My Thoughts = Basic unit, does AM/FM radio stations, TV Sound no longer works... also does 27Mhz CB radio (does anyone still use?)

* UBCD996T (No Longer Available from Uniden, but may get on EBay etc)

Designed and Engineered in Japan
Mobile Digital Scanner: Ideal for in-dash vehicle installations using DIN-E and ISO mounting
6000 Channel Memories
Trunktracker IV™ Operation: Follows unencrypted conversations on analogue Motorola, Motorola Astro 25 (APCO 25), EDACS, EDACS SCAT, and LTR trunked radio systems, including systems in VHF, UHF, 700 MHz, 800 MHz, and 900 MHz bands. The scanner can scan both conventional and trunked systems at the same time.
Dual Colour LCD and Keypad
Multi-Site Trunking
GPS Support#:
- Location Based Scanning
- Point of Interest (POI) Alert
- GPS Display Models
Frequency Range: 25 – 512 MHz, 764- 776 MHz, 794 – 806 MHz, 806 – 956 MHz, 1240 – 1300 MHz
Close Call™ RF Capture Technology
Pre-Programmed Service Searches*:
- Police (analogue)
- CB Radio
- UHF CB Radio
- Racing
- Marine
- TV Broadcast
- Railroad
- FM Broadcast
- Air
Alpha Tagging
100 Quick Keys
Temporary Lockout
PC Interface (Software Available via Download)
DCS / CTCSS Rapid Decode
External Jacks – ANT: BNC Type
Internal Speaker: 8ohm.1W
Max Search Speed: 140 Steps/sec
Operating Temperature: -20° - +60°c
Size of Unit (mm): 184mm(w) x 151mm(D) x 56mm(H)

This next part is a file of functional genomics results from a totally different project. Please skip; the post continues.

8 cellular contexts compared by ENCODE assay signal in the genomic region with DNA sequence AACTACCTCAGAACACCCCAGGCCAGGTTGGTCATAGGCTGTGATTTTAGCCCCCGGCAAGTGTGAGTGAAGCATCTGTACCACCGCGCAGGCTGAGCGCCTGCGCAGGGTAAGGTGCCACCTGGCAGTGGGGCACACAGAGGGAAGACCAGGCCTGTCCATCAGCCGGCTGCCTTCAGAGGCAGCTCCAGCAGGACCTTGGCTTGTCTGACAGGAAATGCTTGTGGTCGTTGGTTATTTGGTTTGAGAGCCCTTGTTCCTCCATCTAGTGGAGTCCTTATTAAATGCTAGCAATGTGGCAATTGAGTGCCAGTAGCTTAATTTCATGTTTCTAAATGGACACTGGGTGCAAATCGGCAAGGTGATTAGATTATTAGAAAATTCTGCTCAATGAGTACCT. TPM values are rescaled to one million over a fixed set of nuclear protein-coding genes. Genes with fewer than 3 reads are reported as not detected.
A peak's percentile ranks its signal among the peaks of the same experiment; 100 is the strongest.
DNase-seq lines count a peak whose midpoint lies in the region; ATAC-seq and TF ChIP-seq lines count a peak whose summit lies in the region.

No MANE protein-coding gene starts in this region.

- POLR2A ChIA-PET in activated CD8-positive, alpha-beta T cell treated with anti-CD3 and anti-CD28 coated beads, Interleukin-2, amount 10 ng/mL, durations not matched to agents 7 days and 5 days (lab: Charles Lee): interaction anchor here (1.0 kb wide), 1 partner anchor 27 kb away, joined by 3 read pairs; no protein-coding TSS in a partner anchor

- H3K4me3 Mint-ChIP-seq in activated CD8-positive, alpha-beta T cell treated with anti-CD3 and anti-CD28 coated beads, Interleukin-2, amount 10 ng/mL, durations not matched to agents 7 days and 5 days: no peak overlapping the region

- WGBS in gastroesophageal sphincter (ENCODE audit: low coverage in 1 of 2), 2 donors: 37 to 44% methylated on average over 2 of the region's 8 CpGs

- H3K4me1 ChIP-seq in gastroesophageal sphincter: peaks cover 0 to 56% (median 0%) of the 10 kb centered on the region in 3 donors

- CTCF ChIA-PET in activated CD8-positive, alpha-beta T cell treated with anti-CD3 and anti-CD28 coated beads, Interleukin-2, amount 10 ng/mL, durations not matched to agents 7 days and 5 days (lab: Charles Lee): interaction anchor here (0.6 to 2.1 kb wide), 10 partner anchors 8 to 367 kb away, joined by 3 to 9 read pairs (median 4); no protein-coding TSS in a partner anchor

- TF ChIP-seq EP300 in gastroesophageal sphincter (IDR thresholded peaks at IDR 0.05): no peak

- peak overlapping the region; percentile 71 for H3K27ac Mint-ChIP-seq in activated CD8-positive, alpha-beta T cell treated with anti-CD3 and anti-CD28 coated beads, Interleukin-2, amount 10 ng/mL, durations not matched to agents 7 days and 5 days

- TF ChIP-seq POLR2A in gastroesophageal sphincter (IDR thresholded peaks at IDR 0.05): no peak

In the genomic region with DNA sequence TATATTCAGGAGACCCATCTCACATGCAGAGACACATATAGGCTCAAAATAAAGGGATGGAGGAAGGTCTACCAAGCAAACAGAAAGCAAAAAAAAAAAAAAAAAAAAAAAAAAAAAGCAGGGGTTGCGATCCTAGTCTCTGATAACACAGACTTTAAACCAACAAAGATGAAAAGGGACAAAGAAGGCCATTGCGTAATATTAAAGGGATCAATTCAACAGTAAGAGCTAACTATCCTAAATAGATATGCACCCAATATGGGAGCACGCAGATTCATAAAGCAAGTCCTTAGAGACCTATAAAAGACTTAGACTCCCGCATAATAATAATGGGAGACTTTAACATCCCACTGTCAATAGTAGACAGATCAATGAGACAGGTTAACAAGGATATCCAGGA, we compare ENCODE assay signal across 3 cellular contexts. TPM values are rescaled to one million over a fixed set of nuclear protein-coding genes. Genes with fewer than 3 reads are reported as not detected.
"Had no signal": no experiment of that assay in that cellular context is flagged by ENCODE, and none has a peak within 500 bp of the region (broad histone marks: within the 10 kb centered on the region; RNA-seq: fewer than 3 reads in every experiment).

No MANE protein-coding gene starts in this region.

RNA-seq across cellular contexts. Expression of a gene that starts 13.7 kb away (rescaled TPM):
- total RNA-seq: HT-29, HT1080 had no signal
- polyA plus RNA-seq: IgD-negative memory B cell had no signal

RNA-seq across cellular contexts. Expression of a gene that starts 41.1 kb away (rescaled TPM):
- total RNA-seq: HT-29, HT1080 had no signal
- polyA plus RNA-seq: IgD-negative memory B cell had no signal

Weight without battery: 1.6kg

My Thoughts = Possibly one on the best radios you can get, a mix of analogue and digital gives you the best of both worlds, desktop / mobile, optional head unit (Click Here) is still available from Uniden
(why don't Uniden still sell this radio?)


* UBCD-396XT

Compact DIGITAL / analogue scanner
  • Trunk Tracking Version IV
  • Receives 25-520, 758-960 and 1240-1300MHz (23cm) bands
  • 25,000 "dynamic" channels
  • "Close Call" near-field RF capture technology
  • Bandscope for panoramic displaying of in-band signals
  • Multicolour LCD backlighting
  • 8 service searches; Police, Marine, Railroad, Air, HF CB, UHF CB, Racing and FM BCB
  • 100 quick-select keys
  • DCS/CTCSS rapid decode
  • 10 search banks, too!
  • Temporary lockout system
  • Frequency steps from 5-100kHz
  • 500 (250) temporary + 250 permanent search lockouts